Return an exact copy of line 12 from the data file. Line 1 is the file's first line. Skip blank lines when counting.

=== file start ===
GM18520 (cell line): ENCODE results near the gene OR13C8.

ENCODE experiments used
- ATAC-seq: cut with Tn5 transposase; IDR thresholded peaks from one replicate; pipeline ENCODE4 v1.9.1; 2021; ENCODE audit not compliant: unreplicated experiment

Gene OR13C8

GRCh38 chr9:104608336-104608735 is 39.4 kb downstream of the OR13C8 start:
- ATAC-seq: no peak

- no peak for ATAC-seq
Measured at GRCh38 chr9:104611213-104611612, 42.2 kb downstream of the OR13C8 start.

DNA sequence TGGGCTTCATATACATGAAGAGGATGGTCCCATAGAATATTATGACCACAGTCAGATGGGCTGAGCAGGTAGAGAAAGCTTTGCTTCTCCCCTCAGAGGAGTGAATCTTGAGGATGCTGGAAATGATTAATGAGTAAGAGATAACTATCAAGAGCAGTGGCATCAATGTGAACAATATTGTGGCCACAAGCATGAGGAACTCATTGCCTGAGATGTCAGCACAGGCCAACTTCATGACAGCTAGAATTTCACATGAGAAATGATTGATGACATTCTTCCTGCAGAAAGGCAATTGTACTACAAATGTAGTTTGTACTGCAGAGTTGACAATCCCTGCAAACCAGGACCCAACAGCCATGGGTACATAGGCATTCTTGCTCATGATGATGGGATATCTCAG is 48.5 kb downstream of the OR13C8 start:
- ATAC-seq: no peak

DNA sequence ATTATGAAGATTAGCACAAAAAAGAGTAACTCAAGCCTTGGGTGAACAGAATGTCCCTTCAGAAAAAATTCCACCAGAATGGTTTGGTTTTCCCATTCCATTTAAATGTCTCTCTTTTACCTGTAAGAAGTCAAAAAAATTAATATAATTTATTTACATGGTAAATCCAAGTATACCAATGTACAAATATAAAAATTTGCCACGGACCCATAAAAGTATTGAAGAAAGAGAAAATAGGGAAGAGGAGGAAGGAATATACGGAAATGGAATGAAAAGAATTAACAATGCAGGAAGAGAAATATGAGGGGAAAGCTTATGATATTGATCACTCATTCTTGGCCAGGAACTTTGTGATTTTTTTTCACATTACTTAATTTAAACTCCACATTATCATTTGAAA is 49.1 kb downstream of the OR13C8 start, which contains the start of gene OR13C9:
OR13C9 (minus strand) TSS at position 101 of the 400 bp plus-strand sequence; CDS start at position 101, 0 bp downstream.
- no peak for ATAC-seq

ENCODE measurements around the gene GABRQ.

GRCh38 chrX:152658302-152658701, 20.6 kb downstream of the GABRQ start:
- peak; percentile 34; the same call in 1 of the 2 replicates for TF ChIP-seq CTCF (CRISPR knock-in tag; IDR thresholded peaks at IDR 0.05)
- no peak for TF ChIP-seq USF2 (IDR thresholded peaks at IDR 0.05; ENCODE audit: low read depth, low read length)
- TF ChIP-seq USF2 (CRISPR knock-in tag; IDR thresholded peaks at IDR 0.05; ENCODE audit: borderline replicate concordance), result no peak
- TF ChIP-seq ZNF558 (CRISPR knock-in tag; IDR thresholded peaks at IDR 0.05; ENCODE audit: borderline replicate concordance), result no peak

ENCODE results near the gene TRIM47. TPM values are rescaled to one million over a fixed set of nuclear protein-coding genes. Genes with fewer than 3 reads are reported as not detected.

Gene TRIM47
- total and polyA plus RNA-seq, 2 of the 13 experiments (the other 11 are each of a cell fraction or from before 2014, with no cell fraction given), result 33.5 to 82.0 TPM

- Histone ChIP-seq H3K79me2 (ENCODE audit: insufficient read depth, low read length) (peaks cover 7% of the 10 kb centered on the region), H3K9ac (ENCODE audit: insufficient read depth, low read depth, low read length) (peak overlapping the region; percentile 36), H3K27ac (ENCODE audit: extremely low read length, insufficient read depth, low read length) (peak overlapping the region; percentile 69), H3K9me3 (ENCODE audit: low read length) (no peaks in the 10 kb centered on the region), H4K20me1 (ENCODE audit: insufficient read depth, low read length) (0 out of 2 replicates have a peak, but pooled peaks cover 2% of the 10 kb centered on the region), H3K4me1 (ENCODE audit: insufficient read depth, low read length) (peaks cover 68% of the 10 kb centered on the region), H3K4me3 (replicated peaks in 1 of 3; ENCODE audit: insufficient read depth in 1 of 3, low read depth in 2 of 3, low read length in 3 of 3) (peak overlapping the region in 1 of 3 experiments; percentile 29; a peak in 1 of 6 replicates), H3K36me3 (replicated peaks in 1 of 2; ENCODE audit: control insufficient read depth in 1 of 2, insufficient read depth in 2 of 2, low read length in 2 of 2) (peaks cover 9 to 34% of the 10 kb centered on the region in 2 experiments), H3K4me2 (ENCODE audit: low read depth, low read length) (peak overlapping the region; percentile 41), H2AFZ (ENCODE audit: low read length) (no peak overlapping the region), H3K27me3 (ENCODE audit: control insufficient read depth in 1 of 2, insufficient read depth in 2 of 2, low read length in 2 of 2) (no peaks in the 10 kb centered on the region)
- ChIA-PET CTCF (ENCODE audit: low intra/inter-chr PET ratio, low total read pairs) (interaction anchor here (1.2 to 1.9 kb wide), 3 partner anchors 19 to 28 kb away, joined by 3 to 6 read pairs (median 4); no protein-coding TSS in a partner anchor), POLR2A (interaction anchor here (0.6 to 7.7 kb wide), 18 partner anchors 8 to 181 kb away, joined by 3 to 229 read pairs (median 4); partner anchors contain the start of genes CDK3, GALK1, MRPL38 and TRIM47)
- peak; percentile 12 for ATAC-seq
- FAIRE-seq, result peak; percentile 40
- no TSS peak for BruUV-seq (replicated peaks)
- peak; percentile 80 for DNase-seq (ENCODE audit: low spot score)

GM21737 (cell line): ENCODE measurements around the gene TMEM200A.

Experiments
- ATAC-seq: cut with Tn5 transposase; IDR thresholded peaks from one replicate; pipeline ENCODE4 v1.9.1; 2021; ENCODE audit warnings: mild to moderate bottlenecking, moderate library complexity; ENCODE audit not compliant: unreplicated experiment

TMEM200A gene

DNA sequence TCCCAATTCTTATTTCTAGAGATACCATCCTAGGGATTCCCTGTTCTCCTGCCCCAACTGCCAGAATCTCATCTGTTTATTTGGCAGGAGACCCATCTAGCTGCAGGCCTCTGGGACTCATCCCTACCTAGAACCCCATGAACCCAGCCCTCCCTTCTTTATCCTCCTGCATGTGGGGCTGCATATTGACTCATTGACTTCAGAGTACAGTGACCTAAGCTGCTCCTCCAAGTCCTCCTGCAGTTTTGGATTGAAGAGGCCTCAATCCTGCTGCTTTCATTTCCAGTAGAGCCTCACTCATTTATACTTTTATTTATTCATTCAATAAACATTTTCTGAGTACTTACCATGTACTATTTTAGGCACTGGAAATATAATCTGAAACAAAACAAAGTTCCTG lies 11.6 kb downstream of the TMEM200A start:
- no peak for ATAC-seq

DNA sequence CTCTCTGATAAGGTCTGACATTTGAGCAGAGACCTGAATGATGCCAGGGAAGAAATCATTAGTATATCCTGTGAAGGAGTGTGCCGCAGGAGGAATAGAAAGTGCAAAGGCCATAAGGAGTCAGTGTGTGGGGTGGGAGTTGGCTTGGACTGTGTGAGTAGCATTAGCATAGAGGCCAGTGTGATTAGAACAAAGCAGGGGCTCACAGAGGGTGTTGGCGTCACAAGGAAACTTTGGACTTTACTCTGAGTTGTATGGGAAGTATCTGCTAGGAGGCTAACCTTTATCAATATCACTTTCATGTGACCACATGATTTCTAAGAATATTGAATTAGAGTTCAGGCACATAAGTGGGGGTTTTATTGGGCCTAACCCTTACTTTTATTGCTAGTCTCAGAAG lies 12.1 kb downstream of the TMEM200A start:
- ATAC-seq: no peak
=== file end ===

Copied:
OR13C9 (minus strand) TSS at position 101 of the 400 bp plus-strand sequence; CDS start at position 101, 0 bp downstream.